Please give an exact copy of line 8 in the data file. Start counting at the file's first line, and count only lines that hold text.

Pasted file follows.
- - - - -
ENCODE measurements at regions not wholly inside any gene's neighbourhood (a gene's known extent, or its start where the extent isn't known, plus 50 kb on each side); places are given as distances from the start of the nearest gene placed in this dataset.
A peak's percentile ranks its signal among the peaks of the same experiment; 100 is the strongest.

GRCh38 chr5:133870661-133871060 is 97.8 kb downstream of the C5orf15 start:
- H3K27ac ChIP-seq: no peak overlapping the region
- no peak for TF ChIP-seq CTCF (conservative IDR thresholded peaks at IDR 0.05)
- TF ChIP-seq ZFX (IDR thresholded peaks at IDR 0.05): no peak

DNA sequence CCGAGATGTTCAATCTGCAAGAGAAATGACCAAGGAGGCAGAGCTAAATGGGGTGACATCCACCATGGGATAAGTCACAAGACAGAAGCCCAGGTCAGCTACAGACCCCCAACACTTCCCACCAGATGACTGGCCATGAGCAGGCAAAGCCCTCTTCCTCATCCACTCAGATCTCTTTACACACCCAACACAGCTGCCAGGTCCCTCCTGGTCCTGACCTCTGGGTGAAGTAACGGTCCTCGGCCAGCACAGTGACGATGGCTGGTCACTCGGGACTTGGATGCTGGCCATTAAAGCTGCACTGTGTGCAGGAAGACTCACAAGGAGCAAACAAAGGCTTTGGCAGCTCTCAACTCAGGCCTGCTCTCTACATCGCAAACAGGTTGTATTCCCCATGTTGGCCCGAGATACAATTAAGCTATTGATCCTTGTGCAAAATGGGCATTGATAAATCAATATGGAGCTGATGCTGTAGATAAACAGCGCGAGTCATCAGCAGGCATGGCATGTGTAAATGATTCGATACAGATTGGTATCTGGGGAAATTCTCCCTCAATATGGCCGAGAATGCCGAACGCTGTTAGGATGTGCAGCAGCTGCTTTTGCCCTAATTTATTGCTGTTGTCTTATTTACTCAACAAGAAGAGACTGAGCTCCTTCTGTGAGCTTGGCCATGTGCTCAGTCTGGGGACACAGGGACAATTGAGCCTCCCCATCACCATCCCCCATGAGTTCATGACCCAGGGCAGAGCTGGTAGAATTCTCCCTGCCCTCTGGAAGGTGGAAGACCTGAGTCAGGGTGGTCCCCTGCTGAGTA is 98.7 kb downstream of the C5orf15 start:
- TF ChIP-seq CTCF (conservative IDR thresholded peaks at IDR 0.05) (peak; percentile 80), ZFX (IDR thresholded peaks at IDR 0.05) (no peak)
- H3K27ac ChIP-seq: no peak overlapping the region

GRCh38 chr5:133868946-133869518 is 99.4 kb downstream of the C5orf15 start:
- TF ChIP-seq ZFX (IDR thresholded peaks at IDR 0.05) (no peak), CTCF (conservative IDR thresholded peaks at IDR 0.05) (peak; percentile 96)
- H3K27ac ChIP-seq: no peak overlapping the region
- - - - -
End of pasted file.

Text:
- TF ChIP-seq CTCF (conservative IDR thresholded peaks at IDR 0.05) (peak; percentile 80), ZFX (IDR thresholded peaks at IDR 0.05) (no peak)